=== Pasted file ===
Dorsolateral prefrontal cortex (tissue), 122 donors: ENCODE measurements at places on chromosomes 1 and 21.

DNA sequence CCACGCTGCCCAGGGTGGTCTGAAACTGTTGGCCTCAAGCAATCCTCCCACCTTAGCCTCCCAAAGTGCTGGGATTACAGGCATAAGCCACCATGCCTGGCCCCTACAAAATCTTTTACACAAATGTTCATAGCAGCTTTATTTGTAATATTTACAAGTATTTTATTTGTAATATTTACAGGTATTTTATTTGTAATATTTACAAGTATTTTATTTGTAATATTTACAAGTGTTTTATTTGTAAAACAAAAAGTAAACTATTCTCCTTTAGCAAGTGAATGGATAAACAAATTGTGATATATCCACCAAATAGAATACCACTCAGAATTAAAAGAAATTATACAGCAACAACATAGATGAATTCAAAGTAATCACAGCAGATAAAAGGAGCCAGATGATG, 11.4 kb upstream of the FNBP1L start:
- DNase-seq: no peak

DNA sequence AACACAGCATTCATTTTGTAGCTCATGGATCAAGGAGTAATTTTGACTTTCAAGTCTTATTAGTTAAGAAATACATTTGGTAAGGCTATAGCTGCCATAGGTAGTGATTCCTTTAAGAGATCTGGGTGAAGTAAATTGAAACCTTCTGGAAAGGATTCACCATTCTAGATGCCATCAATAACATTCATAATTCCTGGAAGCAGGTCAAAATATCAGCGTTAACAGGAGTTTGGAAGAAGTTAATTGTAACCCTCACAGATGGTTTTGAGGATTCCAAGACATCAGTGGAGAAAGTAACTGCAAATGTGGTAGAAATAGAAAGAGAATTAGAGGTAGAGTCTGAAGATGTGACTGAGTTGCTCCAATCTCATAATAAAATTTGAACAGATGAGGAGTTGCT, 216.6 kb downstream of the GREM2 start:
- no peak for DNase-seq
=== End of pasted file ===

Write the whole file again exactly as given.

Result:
Dorsolateral prefrontal cortex (tissue), 122 donors: ENCODE measurements at places on chromosomes 1 and 21.

DNA sequence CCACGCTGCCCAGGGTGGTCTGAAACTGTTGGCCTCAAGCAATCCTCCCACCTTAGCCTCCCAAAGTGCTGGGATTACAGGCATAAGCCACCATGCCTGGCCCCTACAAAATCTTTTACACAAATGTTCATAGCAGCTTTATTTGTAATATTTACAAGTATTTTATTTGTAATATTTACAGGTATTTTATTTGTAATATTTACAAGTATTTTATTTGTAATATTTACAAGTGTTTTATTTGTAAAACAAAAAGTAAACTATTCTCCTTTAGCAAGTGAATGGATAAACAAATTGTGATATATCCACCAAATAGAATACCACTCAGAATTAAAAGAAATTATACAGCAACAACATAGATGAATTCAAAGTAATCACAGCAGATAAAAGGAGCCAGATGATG, 11.4 kb upstream of the FNBP1L start:
- DNase-seq: no peak

DNA sequence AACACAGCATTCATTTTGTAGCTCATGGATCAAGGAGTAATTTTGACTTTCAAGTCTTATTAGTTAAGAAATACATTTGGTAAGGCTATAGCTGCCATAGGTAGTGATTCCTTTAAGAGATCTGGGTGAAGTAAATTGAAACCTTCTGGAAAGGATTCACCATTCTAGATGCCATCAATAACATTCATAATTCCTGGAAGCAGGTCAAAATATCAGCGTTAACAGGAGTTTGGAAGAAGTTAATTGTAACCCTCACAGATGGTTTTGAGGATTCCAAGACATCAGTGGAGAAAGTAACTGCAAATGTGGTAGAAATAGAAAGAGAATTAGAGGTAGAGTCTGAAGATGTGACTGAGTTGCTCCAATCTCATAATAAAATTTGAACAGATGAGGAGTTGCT, 216.6 kb downstream of the GREM2 start:
- no peak for DNase-seq